A long-tailed, bulky, green bird that bounces agilely through evergreen forest canopies in pairs or small groups.
MEET THE KNYSNA TURACO
The Knysna turaco (Tauraco corythaix), is an unmistakable bird measuring 40 – 42 cm long, including the tail. The most conspicuous feature of this bird has to be the red primary feathers which only really stand out in flight. The small but thick orange-red bill and white eyeliner contrast against mainly green plumage.
Photo Courtesy of Gerry Zambonini / CC BY-SA 2.0
There is a tall green white-tipped crest, brown eyes finished off with an eye-ring of deep red.
Males and females look quite similar, however, juvenile birds are distinguished by a shorter crest without the white tips.
Photo Courtesy of Steve Hughes, Flickr user: Yosser – Flickr / CC BY 2.0
Knysna turaco are resident breeders in the mature evergreen forests of southern and eastern South Africa, occurring in the narrow strip of forest in Africa from North East Transvaal through Natal, Cape Province, and Mozambique.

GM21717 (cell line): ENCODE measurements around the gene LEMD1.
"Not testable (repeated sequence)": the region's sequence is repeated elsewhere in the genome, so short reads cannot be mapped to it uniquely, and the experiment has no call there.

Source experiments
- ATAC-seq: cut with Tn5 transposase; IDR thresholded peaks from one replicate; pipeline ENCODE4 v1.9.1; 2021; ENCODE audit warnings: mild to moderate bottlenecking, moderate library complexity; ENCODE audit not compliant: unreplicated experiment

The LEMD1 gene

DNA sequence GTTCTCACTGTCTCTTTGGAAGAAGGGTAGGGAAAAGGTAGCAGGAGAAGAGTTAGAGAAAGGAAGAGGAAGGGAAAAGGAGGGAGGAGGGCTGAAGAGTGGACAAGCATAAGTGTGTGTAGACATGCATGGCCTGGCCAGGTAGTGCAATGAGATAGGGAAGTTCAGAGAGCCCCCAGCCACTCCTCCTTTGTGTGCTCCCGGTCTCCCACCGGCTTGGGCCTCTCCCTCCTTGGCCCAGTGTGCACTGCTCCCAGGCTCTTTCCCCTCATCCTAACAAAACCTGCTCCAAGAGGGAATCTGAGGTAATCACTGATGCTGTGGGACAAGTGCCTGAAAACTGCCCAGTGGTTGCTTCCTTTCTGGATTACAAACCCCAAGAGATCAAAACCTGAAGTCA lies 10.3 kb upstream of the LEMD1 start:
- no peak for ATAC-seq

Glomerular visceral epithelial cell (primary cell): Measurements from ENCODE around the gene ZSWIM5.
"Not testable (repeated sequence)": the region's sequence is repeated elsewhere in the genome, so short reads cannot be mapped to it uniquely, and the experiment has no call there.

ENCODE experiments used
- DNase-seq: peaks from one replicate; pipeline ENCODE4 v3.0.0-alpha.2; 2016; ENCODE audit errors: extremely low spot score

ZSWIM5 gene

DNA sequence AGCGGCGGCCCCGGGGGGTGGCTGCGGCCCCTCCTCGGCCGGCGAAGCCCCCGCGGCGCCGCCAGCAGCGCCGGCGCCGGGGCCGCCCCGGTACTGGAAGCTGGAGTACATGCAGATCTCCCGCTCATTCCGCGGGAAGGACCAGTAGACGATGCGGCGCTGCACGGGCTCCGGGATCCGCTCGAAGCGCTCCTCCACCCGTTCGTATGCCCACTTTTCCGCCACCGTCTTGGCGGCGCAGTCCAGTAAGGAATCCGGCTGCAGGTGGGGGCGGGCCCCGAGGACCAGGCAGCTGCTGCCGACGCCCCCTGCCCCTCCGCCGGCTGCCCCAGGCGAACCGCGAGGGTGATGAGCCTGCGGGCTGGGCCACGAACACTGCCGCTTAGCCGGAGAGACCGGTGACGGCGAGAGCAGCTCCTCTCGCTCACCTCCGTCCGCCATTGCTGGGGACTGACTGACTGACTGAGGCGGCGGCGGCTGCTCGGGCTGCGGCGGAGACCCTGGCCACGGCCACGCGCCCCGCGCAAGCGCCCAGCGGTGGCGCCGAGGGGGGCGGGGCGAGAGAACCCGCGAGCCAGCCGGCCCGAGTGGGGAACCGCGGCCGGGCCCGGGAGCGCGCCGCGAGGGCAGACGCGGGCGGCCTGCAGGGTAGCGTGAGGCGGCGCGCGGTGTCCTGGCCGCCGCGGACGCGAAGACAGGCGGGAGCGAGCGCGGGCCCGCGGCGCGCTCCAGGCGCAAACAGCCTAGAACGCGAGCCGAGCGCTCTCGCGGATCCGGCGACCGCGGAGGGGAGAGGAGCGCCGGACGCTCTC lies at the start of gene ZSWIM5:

Photo Courtesy of Instagram/@dvasbirder
These birds can be found in the evergreen coastal forests extending from the Western Cape through to Mpumalanga, including eSwatini, up to an altitude of 1800 m.
Dining mainly on berries and fruit, turacoes will sometimes supplement their diet with seeds, leaves, and insects.
During the breeding season, both sexes build an insubstantial nest out of twigs in a deep thicket. Two eggs are laid within and incubated for around 21 days. The chicks start flying at around 28 days and are dependent on the adult birds for 3 to 4 weeks. It takes around 1 full year for the Knysna lourie juveniles to develop their adult plumage.
Knysna turaco are regarded as of least concern on the IUCN Red List.
Photo Courtesy of Bernard DUPONT / CC BY-SA 2.0
YOU CAN WATCH AND LISTEN TO THIS BIRD RIGHT HERE IN THE VIDEO BELOW:
H/T Wikipedia – Creative Commons Attribution-ShareAlike License.